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North Korean Attackers Targeted Crypto Companies in JumpCloud Breach

Analysts continue piecing together who breached JumpCloud, why, and what else they've managed to pull off.

5 Min Read
a keyboard with the North Korean flag that says hack instead of return.
Source: David Carillon via Shutterstock

Researchers have attributed the recent JumpCloud breach to a branch of North Korea's Lazarus Group. Early indications suggest that the group was financially motivated, primarily targeting cryptocurrency and blockchain companies.

JumpCloud is an enterprise directory-as-a-service provider serving over 180,000 customers, according to its website, including Monday.com, GoFundMe, and others. 6sense tracks its platform as the 32nd most popular in identity and access management (IAM), with a 0.2% market share.

On July 12, JumpCloud CISO Robert Phan revealed in a blog post "a sophisticated nation-state sponsored threat actor that gained unauthorized access to our systems to target a small and specific set of our customers." Exactly which nation-state was unclear until today, when Tom Hegel, senior threat researcher with SentinelOne, tied the hacker-controlled infrastructure to North Korea. Hegel also connected the attack with a social engineering campaign identified by Github on July 18.

Crowdstrike, working directly with JumpCloud, offered more specific attribution to Reuters today, naming a subsect of the Lazarus Group they track as "Labyrinth Chollima."

Now, working with victims of the breach, researchers from Mandiant are filling out even more of the puzzle. In upcoming research, the cybersecurity firm plans to reveal that the hackers are primarily targeting the Web3 industry, stealing credentials from crypto and blockchain companies for follow-on attacks.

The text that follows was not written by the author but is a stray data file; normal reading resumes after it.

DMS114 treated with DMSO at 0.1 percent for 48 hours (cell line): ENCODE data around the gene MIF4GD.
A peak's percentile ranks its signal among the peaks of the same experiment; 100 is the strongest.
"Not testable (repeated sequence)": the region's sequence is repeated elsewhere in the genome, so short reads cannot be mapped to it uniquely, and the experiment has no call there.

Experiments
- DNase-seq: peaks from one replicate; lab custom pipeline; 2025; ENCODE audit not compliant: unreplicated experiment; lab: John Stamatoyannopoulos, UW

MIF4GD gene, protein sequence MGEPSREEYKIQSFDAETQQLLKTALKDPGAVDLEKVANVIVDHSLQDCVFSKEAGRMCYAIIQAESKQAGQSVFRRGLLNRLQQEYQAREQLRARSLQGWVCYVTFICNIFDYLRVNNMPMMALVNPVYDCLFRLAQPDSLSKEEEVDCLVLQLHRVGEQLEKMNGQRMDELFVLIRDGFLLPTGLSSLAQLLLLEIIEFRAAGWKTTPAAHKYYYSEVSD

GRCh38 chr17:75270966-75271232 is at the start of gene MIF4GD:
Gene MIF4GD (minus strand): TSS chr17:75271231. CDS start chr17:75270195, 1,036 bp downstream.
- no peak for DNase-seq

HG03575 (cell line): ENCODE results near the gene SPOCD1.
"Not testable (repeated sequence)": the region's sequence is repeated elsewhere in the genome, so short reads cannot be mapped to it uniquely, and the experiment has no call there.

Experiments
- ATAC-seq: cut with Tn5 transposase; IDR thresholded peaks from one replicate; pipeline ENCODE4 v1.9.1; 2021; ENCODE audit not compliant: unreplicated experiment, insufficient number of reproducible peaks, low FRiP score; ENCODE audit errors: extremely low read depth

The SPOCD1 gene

JumpCloud Breach Chronology

JumpCloud first became aware of suspicious activity on June 27, at 3:13 P.M. UTC. It occurred "on an internal orchestration system which we traced back to a sophisticated spear-phishing campaign," Pham wrote, which began the week prior, on June 22.

The attackers had managed to reach "a specific area of our infrastructure," Pham admitted, successfully performing a data injection attack against the company's commands framework. To mitigate the damage, he wrote, "we rotated credentials, rebuilt infrastructure, and took a number of other actions to further secure our network and perimeter. Additionally, we activated our prepared incident response plan and worked with our Incident Response (IR) partner to analyze all systems and logs for potential activity. It was also at this time, as part of our IR plan, that we contacted and engaged law enforcement in our investigation."

Initial evidence of customer compromise was spotted at 3:35 UTC on July 5. The company notified affected customers and, later that day, initiated a force-rotation of all administrator API keys.

JumpCloud has not yet disclosed how many customers have been affected by its breach, or how badly. Pham did note that "the attack vector used by the threat actor has been mitigated."

How IoCs Pointed To The DPRK

JumpCloud had identified its hackers as a nation-state entity. But which one?

The evidence was in the publicly disclosed indicators of compromise (IOCs). With them, Hegel says, "I'm able to start diving into the IPs themselves, trying to understand their profile, see what else is being used on that server, what those domains are talking to." In one case, Hegel connected an IP with a domain identified in another social engineering campaign which GitHub attributed to North Korean hackers.